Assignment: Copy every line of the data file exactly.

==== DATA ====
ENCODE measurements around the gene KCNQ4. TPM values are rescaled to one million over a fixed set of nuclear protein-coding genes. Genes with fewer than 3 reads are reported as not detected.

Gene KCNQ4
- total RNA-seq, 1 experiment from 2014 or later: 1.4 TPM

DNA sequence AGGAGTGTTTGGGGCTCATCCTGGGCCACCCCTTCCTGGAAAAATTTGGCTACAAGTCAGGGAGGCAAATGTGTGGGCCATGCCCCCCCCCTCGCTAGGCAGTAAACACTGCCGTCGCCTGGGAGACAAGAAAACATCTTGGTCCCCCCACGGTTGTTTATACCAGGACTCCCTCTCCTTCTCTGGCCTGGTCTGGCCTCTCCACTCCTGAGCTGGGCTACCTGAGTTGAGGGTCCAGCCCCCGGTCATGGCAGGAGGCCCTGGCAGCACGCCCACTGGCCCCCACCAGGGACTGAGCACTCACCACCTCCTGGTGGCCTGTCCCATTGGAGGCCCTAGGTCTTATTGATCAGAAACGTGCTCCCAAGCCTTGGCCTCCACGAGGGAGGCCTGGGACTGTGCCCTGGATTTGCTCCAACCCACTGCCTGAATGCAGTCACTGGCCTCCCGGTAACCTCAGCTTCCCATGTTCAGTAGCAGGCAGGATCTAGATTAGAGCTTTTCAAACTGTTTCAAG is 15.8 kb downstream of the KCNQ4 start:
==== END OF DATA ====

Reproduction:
ENCODE measurements around the gene KCNQ4. TPM values are rescaled to one million over a fixed set of nuclear protein-coding genes. Genes with fewer than 3 reads are reported as not detected.

Gene KCNQ4
- total RNA-seq, 1 experiment from 2014 or later: 1.4 TPM

DNA sequence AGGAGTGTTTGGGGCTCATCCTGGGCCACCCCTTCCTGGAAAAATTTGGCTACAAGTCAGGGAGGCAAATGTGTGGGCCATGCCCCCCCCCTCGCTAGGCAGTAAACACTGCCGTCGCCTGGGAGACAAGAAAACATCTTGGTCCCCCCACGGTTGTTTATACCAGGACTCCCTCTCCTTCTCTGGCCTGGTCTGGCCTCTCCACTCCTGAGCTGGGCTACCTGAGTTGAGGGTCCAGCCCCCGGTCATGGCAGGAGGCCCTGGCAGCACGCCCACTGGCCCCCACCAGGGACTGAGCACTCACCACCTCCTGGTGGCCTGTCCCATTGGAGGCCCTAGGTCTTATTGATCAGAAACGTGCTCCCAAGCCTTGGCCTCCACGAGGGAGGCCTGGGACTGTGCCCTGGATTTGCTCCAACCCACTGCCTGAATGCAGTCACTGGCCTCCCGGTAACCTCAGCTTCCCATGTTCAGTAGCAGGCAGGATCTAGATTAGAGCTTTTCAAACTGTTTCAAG is 15.8 kb downstream of the KCNQ4 start: